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Described by The Telegraph as ‘the empress of etiquette’, Jo joined The English Manner in 2019 from Debrett’s, where she spent over a decade as a tutor and the editor of more than fifteen acclaimed books on etiquette and modern manners.

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2 January 2024


Here are some top tips and a practical guide to enjoying wine at home and in a restaurant.

Glass guidance

Wine etiquette 101 is knowing that red wine glasses are bigger than white wine glasses. This allows red wine to have more contact with the air, to ‘open up’ and release the bouquet. White wine has less aroma, so a smaller glass is fine.

Temperature check

White wine is served chilled. Don’t over-chill whites, as it can kill the flavour (but it’s a good idea for bottles of ‘plonk’ – English slang for very cheap wine); a very fine white only needs about 20 minutes in the fridge.

Hand held

All stemmed glasses holding chilled liquid, including white wine glasses, should be held by the stem. Hold towards the top of the stem for balance, and pinch your thumb and forefinger with your second and third fingers for support.

Red wine glasses can also be held in this way; it avoids getting mucky fingerprints on the bowl of the glass, and generally looks more elegant. Aficionados may cup the bowl of the glass in their palm and swill but, for general drinking, holding by the stem is best.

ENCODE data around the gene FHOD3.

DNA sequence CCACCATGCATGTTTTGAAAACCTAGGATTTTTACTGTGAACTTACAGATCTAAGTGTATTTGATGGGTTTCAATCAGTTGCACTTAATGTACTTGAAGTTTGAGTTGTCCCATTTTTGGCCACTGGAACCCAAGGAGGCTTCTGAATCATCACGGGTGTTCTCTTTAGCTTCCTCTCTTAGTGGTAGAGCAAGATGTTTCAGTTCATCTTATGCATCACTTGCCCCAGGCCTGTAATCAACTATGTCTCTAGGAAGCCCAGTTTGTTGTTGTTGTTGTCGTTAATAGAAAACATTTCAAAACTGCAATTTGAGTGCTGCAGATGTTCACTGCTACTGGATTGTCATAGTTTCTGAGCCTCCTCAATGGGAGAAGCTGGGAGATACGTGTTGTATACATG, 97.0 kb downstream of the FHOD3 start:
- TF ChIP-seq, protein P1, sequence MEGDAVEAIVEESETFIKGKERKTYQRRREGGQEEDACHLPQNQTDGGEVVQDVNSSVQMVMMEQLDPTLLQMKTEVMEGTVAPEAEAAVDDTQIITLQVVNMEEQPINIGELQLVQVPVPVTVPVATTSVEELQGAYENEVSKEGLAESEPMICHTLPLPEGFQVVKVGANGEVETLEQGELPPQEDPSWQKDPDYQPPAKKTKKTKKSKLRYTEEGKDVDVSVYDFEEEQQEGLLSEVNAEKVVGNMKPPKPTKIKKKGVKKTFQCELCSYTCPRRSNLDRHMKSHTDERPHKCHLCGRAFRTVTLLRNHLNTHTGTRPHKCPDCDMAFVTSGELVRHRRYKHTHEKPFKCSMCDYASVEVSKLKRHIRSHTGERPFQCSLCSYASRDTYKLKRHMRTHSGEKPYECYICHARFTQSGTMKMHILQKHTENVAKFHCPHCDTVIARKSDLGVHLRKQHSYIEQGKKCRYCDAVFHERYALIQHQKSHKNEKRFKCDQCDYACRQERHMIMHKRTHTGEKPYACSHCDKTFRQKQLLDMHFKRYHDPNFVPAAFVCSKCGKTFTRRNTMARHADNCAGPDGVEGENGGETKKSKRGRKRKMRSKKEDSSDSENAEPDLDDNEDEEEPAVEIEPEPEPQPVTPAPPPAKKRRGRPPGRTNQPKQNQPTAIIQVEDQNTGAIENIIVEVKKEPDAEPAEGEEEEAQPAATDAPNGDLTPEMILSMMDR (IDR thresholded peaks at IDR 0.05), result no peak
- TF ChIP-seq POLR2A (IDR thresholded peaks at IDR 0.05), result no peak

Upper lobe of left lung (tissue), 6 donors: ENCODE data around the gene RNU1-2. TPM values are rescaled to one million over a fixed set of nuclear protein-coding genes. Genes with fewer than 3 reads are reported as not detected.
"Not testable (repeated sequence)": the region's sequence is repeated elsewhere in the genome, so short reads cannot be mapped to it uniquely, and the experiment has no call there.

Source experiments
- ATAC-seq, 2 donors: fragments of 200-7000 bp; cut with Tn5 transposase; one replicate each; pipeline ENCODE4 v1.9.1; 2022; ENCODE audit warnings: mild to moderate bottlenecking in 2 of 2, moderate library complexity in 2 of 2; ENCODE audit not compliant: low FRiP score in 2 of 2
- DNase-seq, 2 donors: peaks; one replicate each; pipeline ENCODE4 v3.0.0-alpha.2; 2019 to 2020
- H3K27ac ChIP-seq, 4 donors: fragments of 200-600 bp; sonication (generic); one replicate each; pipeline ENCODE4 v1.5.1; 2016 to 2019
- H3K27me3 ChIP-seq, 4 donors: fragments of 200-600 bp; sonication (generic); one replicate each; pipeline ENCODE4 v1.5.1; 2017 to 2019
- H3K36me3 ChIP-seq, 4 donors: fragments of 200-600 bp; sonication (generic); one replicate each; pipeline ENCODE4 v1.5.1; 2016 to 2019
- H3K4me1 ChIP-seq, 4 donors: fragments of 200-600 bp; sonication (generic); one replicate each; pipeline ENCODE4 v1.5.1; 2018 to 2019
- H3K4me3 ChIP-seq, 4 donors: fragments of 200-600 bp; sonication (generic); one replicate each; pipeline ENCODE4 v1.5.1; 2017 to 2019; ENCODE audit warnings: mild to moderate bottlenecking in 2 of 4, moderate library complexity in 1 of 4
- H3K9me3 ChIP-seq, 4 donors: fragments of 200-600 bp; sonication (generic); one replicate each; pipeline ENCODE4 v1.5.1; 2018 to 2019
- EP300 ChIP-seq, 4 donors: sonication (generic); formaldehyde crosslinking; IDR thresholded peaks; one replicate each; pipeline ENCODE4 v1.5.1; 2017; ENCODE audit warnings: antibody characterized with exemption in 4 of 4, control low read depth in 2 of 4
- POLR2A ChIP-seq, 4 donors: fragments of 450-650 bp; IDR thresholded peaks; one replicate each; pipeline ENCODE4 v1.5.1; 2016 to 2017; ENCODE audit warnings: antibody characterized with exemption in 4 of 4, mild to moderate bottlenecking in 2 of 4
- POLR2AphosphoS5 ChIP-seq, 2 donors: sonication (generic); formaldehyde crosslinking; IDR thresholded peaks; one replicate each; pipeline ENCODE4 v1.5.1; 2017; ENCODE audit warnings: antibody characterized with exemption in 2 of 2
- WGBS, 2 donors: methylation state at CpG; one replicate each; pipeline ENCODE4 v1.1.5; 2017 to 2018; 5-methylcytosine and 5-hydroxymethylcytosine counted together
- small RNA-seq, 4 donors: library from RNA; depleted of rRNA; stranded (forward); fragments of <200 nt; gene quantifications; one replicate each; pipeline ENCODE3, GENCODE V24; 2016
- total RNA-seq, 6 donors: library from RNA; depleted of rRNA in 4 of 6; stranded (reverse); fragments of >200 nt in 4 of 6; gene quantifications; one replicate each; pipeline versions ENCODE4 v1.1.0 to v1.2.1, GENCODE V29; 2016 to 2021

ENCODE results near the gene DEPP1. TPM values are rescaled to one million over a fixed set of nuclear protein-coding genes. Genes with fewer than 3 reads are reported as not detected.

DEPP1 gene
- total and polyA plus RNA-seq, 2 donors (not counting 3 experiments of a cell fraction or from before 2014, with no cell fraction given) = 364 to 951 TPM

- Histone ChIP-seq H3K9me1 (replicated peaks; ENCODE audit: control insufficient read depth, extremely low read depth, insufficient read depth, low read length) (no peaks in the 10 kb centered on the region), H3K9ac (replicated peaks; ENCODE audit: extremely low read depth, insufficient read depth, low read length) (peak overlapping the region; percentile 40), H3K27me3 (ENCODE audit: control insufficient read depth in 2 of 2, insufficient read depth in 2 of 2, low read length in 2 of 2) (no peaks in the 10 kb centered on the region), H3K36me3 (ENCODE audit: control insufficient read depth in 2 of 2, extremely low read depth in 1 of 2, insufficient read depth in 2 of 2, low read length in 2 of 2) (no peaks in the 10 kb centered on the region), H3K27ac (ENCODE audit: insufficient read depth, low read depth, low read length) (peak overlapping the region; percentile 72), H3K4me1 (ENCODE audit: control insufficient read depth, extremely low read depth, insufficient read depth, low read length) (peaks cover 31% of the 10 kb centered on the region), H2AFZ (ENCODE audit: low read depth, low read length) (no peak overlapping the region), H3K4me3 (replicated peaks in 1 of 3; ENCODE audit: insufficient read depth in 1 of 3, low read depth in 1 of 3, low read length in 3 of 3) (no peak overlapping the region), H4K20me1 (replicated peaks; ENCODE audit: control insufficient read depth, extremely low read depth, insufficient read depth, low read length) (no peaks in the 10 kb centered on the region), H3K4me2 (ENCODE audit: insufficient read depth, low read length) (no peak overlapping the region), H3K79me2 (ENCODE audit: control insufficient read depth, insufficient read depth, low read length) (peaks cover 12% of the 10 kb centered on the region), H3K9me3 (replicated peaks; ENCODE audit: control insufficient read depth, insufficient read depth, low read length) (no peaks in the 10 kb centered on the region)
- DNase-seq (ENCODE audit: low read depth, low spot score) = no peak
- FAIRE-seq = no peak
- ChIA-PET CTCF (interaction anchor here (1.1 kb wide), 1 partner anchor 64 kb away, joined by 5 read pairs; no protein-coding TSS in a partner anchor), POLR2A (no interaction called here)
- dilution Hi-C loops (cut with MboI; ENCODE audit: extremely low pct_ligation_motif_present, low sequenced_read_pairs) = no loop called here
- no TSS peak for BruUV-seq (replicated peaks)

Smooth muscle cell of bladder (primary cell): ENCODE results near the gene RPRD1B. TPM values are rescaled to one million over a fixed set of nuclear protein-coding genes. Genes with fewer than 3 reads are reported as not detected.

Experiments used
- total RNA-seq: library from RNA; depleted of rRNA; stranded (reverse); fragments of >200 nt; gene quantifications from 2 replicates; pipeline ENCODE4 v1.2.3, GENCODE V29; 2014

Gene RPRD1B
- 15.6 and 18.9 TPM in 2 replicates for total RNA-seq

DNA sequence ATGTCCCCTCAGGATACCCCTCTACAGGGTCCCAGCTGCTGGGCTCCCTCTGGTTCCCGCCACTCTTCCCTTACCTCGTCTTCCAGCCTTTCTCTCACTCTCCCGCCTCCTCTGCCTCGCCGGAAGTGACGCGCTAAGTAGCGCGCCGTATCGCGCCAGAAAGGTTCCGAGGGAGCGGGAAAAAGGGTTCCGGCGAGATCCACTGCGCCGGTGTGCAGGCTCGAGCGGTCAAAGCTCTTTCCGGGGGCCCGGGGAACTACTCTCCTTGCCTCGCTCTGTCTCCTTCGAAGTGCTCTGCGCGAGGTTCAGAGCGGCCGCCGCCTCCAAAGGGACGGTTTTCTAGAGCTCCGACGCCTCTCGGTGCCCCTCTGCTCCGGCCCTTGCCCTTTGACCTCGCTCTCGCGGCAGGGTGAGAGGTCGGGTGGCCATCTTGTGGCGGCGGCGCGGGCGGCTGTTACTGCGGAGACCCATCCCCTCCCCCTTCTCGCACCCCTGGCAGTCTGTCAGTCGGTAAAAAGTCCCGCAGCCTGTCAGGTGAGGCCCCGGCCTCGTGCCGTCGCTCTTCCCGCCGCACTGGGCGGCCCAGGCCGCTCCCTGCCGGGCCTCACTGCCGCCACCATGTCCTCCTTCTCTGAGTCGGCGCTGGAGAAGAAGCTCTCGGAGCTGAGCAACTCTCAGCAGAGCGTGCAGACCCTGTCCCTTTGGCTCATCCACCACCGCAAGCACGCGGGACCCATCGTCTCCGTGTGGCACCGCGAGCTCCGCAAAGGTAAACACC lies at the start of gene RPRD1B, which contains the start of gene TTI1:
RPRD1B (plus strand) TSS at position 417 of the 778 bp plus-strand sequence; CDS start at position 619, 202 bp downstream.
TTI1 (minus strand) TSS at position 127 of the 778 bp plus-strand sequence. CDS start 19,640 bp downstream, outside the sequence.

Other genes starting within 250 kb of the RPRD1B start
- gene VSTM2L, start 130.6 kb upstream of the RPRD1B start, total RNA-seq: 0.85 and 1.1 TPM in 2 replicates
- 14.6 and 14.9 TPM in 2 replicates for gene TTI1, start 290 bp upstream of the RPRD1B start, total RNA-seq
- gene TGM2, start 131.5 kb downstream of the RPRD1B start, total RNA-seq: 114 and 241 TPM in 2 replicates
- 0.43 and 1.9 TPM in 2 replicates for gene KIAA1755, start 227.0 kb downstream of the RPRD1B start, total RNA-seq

Perfect pour

Wine glasses should never be overfilled pub-measure style. So, red wine glasses, being larger, are filled to just below the widest point, and white wine glasses just past the widest point. When pouring, avoid the bottle touching the rim of glass; it should hover just above.

Tasting notes

If you are asked to taste the wine in a restaurant, don’t panic: it really is a simple as swill, sniff, sip. Remember, you are checking whether it is ‘corked’. Corked wine is instantly recognisable as it smells musty, like an old dishcloth. 

In an age where screw-top wines are increasingly used, tasting wine has become less necessary as it is near impossible for a bottle of screw-top wine to be corked. Tasting wine, however, is part of the ritual of being served wine in a restaurant, so go with it.

Taking orders

Only order wine for a group if you know what you are doing. If in doubt, ask someone else to take over and choose or, if you are really put on the spot, ask the sommelier for help. 

Perfect pairs

One of the repeat questions we get during our dining etiquette masterclasses is regarding wine pairing.

Gone are the days of red-for-meat, white-for-fish wine pairings. While certain classic pairings often work best, whether you drink red or white is a matter of personal choice. 

Be nice

There’s not much worse than a wine snob. Enjoy your drinks, drink sensibly, know your limits and don’t bore everyone else with excessive tasting notes. 

Why not join our webinar on the Service and Etiquette of Drinks?

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